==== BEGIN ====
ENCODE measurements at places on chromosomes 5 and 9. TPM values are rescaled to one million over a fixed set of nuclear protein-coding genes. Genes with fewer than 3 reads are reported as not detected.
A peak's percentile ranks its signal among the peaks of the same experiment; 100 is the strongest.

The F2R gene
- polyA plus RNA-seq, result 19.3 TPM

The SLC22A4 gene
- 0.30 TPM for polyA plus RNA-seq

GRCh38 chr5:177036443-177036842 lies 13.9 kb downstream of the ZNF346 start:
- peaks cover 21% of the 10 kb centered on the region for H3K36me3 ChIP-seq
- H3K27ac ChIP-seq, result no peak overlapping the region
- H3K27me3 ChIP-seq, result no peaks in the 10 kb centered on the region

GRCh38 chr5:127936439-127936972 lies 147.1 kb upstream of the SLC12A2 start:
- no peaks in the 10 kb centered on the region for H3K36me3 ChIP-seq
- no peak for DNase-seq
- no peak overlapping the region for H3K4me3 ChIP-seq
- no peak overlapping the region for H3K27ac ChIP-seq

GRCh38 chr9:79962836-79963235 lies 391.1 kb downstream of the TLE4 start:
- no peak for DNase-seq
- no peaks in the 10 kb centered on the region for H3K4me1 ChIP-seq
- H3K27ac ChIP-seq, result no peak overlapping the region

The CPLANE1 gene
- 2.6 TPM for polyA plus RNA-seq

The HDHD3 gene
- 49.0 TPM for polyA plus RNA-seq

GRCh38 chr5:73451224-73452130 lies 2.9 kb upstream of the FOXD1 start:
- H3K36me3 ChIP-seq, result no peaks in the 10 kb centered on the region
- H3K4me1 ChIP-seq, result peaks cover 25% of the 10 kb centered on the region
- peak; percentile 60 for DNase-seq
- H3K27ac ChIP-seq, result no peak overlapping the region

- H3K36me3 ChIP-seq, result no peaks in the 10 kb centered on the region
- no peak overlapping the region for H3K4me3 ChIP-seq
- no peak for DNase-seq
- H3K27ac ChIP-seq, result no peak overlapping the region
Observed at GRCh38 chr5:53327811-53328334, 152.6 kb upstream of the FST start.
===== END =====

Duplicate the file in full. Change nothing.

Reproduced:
ENCODE measurements at places on chromosomes 5 and 9. TPM values are rescaled to one million over a fixed set of nuclear protein-coding genes. Genes with fewer than 3 reads are reported as not detected.
A peak's percentile ranks its signal among the peaks of the same experiment; 100 is the strongest.

The F2R gene
- polyA plus RNA-seq, result 19.3 TPM

The SLC22A4 gene
- 0.30 TPM for polyA plus RNA-seq

GRCh38 chr5:177036443-177036842 lies 13.9 kb downstream of the ZNF346 start:
- peaks cover 21% of the 10 kb centered on the region for H3K36me3 ChIP-seq
- H3K27ac ChIP-seq, result no peak overlapping the region
- H3K27me3 ChIP-seq, result no peaks in the 10 kb centered on the region

GRCh38 chr5:127936439-127936972 lies 147.1 kb upstream of the SLC12A2 start:
- no peaks in the 10 kb centered on the region for H3K36me3 ChIP-seq
- no peak for DNase-seq
- no peak overlapping the region for H3K4me3 ChIP-seq
- no peak overlapping the region for H3K27ac ChIP-seq

GRCh38 chr9:79962836-79963235 lies 391.1 kb downstream of the TLE4 start:
- no peak for DNase-seq
- no peaks in the 10 kb centered on the region for H3K4me1 ChIP-seq
- H3K27ac ChIP-seq, result no peak overlapping the region

The CPLANE1 gene
- 2.6 TPM for polyA plus RNA-seq

The HDHD3 gene
- 49.0 TPM for polyA plus RNA-seq

GRCh38 chr5:73451224-73452130 lies 2.9 kb upstream of the FOXD1 start:
- H3K36me3 ChIP-seq, result no peaks in the 10 kb centered on the region
- H3K4me1 ChIP-seq, result peaks cover 25% of the 10 kb centered on the region
- peak; percentile 60 for DNase-seq
- H3K27ac ChIP-seq, result no peak overlapping the region

- H3K36me3 ChIP-seq, result no peaks in the 10 kb centered on the region
- no peak overlapping the region for H3K4me3 ChIP-seq
- no peak for DNase-seq
- H3K27ac ChIP-seq, result no peak overlapping the region
Observed at GRCh38 chr5:53327811-53328334, 152.6 kb upstream of the FST start.